If you’re wondering where to get your “sea legs,” you’ll get them automatically after your ship sets sail. Sea legs is a term for the ability to maintain balance and walk steadily on the deck of a moving ship. Today’s cruise ships are built for stability in the water, and most passengers get their sea legs very quickly – if yours take a little time to arrive, take advantage of the hand rails you’ll find all around the ship.

If there are other cruise terms that puzzle you, turn to your best resource for all cruise information: Anita, your Cruise Holiday’s personal cruise expert.

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Monday, September 24, 2012

Combine Your Cruise with a Land Tour


Many cruise vacationers know about “cruisetour” packages that add a land tour to the beginning or end of your cruise. Cruisetours are especially popular in Alaska and Europe, where the ports of call issue a strong invitation to explore what lies beyond. But, did you know that some cruisetours offer a way for you to see more of the continental U.S.?

Cruise Holidays offers special cruise and land tour packages, sometimes in unexpected combinations that enable you to explore two diverse areas.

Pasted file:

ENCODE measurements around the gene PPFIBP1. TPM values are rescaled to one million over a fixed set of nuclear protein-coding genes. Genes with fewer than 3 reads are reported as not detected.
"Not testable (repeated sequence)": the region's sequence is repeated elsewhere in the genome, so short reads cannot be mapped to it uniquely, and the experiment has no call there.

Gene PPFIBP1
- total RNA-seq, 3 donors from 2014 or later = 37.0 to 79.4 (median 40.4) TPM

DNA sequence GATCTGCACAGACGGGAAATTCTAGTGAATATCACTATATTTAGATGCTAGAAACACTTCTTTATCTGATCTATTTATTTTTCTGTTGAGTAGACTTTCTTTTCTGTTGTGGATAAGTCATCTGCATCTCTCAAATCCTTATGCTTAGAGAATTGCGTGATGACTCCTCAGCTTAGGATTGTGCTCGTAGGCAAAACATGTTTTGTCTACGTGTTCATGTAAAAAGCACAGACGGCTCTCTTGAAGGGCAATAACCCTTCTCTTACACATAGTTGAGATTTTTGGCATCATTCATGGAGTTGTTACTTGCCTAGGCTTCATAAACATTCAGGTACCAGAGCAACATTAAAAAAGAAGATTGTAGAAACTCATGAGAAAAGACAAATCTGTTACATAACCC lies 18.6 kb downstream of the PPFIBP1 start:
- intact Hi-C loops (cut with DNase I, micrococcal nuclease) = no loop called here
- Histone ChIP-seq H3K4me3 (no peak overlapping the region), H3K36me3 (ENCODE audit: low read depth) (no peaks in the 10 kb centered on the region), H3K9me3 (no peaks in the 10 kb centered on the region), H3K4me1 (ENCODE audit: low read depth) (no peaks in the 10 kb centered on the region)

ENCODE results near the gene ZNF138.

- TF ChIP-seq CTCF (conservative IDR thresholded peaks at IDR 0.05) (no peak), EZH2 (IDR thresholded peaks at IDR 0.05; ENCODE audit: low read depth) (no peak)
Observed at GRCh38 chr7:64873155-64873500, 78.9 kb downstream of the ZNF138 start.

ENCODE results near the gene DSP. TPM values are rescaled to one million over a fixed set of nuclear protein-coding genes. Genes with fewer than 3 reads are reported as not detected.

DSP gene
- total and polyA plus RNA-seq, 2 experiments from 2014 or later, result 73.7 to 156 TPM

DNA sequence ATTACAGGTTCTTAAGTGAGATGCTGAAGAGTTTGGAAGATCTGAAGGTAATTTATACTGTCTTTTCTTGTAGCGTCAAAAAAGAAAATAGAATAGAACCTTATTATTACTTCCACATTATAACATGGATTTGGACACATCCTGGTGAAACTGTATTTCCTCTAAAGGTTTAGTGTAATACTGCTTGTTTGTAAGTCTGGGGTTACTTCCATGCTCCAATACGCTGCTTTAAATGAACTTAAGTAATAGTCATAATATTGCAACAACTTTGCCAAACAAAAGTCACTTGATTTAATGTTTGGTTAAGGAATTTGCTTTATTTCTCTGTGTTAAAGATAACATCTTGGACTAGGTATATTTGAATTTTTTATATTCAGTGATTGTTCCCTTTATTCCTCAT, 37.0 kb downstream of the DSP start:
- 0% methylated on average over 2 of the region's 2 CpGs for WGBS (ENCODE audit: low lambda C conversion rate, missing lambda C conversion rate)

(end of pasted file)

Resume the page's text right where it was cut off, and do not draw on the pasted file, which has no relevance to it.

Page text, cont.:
For example, the Coasts, Canyons and Cowboys cruise and land tour will begin in the Pacific Northwest on September 22, 2012, with a one-night hotel stay in Seattle. In the morning, you’ll board a motor coach bound for beautiful Vancouver, British Columbia, where you’ll board Norwegian Cruise Line’s Norwegian Pearl. The Pearl will take you on a six-day cruise along the Pacific Coast, visiting Astoria, Ore.; San Francisco; and Los Angeles. From Los Angeles, you’ll begin a four-day motor coach tour of some of the most scenic areas of Arizona, including Sunset Crater Volcano Monument, Wupatki National Monument, the south rim of the Grand Canyon, Sedona and the Verde Valley.

You can also book the unusual combination of a Caribbean cruise and a Boston-based land tour. The Carib-Beantown Rail & Sail package includes a 13-day cruise on Norwegian Cruise Lines’ Norwegian Dawn, departing from Tampa on April 21, 2013. The ship will visit several gorgeous islands – including Jamaica, Curacao, Aruba, St. Maarten and St. Thomas – before sailing up the Atlantic Coast to Boston for a two-night hotel stay. After exploring this historic city, you’ll board a train for an overnight trip back to Tampa.